Meet Bob. He had a good job, but a child was born ill and in need of much care. The insurance company refused to pay. The bills were more than Bob made. He had to quit his job and sell his home to qualify for the state funded medical care his daughter desperately needed. If single payer were in place, Bob would still be employed today, he would still have a home for his family, and his daughter would be getting all the care she needs.
Meet Sally. Sally is rich. She gets all the medical care she needs and then some. She has reconstructed her breast, had several face-lifts and botoks injections. The implants have presented several problems and thus several surgeries were required. Now rather than the cute but small breasts, she has large well-scared and physically malformed breasts. She is going in for her sixth surgery on her breasts at the end of next month. She has also had problems with other elective procedures, but single payer will not help Sally much. She will continue to purchase more medical care than is good for her on the free market.
Meet Jane. Jane is a primary care physician. She likes the idea of not having to fight with insurance companies to be paid. She likes the idea of billing a single payer for all her patients' care. It will save her thousands over the year in administrative costs.
Meet Max. Max is a surgeon. He gives kick backs to primary care physicians for referrals. He has investments in imaging companies, and labs. He sends his patients to the facilities in which he has financial investments. He has made deals with pharmaceutical companies to research side effects of their drugs on patients and often prescribes these medications for this reason including to patients who do not have the condition for which the medication is intended. Max often violates any sort of meaningful notion of informed consent as he works for a medical school. He tells patients he will be performing a surgery, but post sedation, a team of two interns perform the surgery while a resident supervises. Max is in charge of five O.R. rooms at once, so is not really in full attendance in any one. He bills for services on all five surgeries.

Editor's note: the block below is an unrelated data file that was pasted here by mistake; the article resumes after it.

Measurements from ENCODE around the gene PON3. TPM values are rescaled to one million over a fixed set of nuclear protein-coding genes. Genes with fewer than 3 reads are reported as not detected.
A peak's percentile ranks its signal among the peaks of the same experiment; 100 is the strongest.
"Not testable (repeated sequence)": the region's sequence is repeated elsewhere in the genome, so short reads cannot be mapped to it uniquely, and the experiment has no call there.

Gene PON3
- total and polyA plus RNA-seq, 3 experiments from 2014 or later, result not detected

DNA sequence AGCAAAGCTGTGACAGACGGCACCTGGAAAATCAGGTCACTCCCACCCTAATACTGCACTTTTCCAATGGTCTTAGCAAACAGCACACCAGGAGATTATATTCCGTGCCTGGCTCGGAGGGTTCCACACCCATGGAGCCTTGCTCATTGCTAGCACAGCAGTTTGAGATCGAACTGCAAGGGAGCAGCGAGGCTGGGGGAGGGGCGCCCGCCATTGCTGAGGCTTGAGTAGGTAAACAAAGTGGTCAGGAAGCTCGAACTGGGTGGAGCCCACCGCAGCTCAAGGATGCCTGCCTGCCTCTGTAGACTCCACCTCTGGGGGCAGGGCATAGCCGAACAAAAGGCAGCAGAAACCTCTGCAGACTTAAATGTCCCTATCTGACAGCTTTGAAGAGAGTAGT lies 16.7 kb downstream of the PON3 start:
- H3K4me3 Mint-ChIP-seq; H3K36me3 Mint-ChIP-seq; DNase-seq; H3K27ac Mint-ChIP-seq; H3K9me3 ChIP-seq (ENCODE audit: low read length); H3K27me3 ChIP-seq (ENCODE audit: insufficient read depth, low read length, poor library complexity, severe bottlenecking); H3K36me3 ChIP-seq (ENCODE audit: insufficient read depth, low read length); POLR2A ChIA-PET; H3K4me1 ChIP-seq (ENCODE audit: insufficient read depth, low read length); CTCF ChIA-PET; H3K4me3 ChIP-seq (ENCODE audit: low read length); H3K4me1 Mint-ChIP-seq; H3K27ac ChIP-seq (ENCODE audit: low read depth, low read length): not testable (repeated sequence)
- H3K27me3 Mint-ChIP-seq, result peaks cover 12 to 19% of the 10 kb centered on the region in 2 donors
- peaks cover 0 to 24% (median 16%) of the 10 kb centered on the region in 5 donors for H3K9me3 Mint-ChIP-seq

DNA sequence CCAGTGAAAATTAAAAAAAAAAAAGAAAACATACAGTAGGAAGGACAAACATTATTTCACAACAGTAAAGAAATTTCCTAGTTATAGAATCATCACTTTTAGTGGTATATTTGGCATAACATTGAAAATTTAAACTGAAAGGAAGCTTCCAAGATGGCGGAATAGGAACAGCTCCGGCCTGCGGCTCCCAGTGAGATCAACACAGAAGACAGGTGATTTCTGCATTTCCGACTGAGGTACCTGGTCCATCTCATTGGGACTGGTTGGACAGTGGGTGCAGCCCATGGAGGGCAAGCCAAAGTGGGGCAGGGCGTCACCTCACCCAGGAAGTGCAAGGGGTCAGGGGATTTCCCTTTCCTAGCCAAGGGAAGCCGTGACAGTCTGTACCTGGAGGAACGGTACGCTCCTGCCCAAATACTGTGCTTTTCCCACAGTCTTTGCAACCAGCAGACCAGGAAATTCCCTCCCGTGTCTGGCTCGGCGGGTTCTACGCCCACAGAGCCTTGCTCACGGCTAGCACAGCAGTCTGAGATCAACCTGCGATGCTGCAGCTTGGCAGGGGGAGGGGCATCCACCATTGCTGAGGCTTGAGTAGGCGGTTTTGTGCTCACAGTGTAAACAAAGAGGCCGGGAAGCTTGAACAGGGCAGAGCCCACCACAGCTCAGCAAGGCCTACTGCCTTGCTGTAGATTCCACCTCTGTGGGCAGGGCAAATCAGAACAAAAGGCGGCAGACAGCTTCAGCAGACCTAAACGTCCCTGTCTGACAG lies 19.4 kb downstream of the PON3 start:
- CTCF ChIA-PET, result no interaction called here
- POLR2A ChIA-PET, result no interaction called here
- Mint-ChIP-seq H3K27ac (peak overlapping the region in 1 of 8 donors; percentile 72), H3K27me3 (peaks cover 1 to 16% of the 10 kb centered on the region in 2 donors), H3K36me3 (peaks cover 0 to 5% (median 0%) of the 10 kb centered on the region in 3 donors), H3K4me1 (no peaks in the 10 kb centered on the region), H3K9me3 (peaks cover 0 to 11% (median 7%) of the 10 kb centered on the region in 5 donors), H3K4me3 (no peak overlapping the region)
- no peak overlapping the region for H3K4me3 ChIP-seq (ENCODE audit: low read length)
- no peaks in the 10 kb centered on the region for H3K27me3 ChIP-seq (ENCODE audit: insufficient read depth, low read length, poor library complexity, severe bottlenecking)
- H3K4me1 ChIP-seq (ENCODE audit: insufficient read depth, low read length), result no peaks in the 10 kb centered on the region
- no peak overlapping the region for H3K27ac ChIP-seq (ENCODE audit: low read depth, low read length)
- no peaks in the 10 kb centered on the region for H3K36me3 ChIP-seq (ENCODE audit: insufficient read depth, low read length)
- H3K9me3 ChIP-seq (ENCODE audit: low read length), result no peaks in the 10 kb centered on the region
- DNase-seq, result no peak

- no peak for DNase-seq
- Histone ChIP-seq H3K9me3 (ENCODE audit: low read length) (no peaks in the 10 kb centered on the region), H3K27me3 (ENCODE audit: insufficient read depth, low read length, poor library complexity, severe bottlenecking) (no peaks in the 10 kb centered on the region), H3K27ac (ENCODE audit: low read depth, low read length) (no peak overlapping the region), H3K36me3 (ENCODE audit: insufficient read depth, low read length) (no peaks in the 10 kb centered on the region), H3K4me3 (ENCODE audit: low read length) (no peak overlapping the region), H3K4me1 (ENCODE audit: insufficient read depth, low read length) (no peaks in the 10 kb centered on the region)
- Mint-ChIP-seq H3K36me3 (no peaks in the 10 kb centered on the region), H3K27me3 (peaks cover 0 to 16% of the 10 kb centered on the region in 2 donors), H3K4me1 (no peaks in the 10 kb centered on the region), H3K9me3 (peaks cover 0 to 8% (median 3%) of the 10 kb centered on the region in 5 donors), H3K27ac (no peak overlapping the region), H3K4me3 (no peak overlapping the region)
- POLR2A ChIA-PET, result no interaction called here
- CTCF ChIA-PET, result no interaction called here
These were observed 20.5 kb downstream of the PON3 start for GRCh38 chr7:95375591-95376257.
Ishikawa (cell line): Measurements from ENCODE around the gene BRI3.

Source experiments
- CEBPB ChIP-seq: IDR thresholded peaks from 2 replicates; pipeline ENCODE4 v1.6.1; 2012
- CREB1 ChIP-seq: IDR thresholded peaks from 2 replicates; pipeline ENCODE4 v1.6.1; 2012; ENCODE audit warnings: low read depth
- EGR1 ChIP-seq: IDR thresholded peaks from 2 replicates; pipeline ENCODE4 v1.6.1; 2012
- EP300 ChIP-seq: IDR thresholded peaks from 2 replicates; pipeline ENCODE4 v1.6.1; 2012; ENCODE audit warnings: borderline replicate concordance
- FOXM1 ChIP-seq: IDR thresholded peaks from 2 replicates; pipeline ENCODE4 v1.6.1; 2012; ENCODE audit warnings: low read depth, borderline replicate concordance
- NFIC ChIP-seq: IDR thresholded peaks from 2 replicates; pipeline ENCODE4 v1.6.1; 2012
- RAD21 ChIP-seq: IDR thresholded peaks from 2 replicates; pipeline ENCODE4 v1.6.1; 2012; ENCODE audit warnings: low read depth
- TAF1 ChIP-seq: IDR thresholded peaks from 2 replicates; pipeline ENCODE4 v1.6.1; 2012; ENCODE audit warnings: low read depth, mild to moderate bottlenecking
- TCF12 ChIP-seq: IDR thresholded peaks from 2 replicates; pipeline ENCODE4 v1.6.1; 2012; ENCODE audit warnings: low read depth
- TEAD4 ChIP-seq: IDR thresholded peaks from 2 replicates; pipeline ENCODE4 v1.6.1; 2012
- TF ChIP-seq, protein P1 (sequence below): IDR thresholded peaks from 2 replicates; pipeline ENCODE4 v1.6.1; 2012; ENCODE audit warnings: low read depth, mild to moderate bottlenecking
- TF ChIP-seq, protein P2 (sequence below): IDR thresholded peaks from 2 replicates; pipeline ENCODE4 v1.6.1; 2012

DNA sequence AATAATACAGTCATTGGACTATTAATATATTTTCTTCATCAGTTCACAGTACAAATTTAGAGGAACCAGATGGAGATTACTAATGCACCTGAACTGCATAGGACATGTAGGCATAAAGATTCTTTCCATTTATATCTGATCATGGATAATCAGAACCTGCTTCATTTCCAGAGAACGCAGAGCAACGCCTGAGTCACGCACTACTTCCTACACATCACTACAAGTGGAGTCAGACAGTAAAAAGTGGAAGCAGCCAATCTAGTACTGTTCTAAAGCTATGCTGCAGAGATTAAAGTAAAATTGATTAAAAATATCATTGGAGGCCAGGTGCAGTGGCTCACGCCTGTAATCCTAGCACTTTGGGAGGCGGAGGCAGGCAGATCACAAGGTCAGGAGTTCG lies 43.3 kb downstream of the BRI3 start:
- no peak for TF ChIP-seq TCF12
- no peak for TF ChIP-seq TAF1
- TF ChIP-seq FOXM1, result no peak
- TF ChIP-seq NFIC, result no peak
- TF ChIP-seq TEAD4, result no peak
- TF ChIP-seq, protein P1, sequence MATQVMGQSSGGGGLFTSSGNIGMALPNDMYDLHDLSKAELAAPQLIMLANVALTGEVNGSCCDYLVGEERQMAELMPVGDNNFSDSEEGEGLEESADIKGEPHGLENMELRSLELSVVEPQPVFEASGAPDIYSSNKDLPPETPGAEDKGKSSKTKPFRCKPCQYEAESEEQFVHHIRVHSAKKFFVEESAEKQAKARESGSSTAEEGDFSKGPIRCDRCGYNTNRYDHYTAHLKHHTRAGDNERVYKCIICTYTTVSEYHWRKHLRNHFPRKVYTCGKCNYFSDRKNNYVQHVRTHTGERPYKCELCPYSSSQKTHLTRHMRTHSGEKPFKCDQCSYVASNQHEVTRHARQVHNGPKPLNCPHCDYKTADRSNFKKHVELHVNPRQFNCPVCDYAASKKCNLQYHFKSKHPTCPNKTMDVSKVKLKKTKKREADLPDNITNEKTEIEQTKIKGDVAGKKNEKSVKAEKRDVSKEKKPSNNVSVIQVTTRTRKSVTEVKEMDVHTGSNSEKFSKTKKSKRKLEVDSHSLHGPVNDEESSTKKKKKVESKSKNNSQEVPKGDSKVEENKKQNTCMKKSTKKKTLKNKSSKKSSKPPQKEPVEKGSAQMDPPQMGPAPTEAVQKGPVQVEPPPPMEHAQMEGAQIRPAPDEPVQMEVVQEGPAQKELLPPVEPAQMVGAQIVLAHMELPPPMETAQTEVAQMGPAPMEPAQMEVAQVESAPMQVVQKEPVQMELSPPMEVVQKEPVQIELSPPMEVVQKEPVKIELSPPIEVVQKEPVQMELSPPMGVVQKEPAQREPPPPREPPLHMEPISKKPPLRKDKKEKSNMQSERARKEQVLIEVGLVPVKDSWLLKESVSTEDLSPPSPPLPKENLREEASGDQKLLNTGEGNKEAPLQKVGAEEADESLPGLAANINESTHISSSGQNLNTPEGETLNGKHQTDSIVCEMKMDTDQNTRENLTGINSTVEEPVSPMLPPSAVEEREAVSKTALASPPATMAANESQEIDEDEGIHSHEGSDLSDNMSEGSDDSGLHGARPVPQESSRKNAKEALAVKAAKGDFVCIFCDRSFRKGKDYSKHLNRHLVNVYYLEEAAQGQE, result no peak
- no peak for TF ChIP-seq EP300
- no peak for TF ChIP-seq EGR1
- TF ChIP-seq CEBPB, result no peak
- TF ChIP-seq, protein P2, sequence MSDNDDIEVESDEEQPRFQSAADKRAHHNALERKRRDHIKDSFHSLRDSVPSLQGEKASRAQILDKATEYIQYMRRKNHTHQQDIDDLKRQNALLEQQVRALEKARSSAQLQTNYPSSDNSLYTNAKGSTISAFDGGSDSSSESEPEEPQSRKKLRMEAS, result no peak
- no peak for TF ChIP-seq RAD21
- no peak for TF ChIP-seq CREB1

Meet Sam. Sam is a C.E.O. of a multi-national insurance company. He has rec'd a seven digit income for the last 10 years. He is not going to benefit from a single payer and is putting a lot of money into a misinformation campaign, and into paying off your representatives to secure his gross profits driven by greed and denial of benefits to millions of sick Americans.
So, there you have it. My guess is that a one-payer system would benefit you. As an economist, I am convinced that people will act in their own economic self-interest once they know what does and does not serve that interest. Insurance companies do not serve our interests. So unless you are heavily invested in the insurance industry, or are like Dr. Max up there, you will benefit from a one-payer system. Even stupid Sally would at least likely get better information on the problems and temporary nature of breast implants, face-lifts and the likes from research NOT funded by the manufacturers of the implants.